The demand for water often exceeds the supply of resources in many developed as well as developing countries, reports Max Hibling
Huge areas of USA, Australia, India and China are at “extreme risk” from water stress, new research confirmed.
Areas in many developed countries are at “high risk” of water stress as demand often exceeds 80% of total renewable water resources.
The Water Stress Index, developed by Maplecroft, is calculated using the ratio of a country’s total water use, through domestic, industrial and agricultural use, against the renewable supply of water from natural sources, such as precipitation, rivers and groundwater.
The worst affected countries, at “extreme risk” include those in the Middle East and northern Africa, such as Egypt, Kuwait and the UAE.
In these areas there is very little precipitation, of which 85% is lost through, amongst other things, evaporation.
Of particular concern is competing user demand for surface and ground water in southern Australia from agricultural, domestic, industrial and mining sectors, noted the research.
Access to water is vital to all livelihoods but, due to their heavy dependence upon agriculture, the poor are often affected most quickly by shortages.
In India and China, growing populations and rising industrial and agricultural use has led to a high demand for water. However, areas such as north and eastern China, home to Beijing and Shanghai, the demand for and use of water supplies exceeds the available supply. Plans to transfer water from the south, where water is more plentiful, have been proposed to combat this.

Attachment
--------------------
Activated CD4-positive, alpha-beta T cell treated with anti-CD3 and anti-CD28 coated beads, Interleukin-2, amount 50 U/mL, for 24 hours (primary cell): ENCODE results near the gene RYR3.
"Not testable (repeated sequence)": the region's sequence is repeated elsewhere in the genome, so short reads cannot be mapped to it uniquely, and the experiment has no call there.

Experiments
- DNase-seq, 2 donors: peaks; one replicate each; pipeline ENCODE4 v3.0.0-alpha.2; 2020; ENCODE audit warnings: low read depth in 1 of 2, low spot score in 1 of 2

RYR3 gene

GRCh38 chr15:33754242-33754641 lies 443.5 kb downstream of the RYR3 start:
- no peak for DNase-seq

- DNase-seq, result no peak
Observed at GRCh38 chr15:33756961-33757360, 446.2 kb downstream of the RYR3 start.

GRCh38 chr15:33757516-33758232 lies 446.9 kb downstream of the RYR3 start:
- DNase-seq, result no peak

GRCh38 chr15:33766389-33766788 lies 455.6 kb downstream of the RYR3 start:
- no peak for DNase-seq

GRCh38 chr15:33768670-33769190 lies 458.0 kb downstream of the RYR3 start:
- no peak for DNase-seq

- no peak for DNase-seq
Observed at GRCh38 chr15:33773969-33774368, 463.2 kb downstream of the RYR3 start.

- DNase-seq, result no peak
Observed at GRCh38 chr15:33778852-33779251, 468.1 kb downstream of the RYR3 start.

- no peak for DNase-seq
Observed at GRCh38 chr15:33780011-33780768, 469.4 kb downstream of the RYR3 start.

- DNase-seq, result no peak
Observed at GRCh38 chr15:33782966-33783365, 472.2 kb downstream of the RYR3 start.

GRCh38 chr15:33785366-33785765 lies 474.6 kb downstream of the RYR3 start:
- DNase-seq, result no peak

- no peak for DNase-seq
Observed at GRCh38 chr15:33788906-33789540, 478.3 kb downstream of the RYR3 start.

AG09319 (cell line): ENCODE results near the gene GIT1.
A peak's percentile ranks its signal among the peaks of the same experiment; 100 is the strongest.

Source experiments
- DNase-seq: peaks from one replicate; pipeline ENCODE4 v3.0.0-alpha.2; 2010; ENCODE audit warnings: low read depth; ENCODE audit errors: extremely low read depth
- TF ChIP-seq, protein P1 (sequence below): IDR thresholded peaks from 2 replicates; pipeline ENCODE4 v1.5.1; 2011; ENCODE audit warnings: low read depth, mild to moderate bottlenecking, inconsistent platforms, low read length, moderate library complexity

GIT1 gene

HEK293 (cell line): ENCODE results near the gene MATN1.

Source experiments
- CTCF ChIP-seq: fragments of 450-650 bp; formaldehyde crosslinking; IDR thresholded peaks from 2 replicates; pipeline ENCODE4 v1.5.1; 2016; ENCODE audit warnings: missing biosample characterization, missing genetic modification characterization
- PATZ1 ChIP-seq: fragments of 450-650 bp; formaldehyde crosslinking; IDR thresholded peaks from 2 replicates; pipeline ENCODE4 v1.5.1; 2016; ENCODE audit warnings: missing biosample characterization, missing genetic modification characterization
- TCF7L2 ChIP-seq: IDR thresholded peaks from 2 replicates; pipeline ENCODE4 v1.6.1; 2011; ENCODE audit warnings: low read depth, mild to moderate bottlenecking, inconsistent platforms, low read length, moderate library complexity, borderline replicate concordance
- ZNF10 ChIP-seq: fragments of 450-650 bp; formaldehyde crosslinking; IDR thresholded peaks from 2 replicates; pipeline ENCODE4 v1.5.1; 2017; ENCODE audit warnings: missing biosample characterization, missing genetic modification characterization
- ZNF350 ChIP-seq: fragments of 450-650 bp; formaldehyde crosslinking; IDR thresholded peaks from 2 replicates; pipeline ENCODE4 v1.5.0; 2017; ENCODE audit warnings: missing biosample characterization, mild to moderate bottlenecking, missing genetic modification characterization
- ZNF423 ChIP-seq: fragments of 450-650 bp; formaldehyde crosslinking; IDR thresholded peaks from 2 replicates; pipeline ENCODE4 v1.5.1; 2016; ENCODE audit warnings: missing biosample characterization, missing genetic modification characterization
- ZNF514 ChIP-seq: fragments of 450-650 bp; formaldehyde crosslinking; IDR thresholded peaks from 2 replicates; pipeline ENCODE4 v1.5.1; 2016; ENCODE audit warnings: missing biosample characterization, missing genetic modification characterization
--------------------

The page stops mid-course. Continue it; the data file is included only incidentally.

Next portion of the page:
High water stress in India and China is particularly important to business as many companies have crucial parts of their supply chain based in these areas.
Parts of southwest USA also face these dangers because groundwater is consumed at a faster rate than it is replenished. The Colorado River often runs dry before reaching the sea, noted Maplecroft. The river provides water for 30m people in the US and Mexico, with a total of 70% of its water siphoned off for irrigation.
“As populations continue to expand and global temperatures rise, governments and businesses must explore and develop new ways to ensure the conservation of water,” said the research.
Some companies are doing this through educational and technical initiatives, such as well drilling and irrigation projects.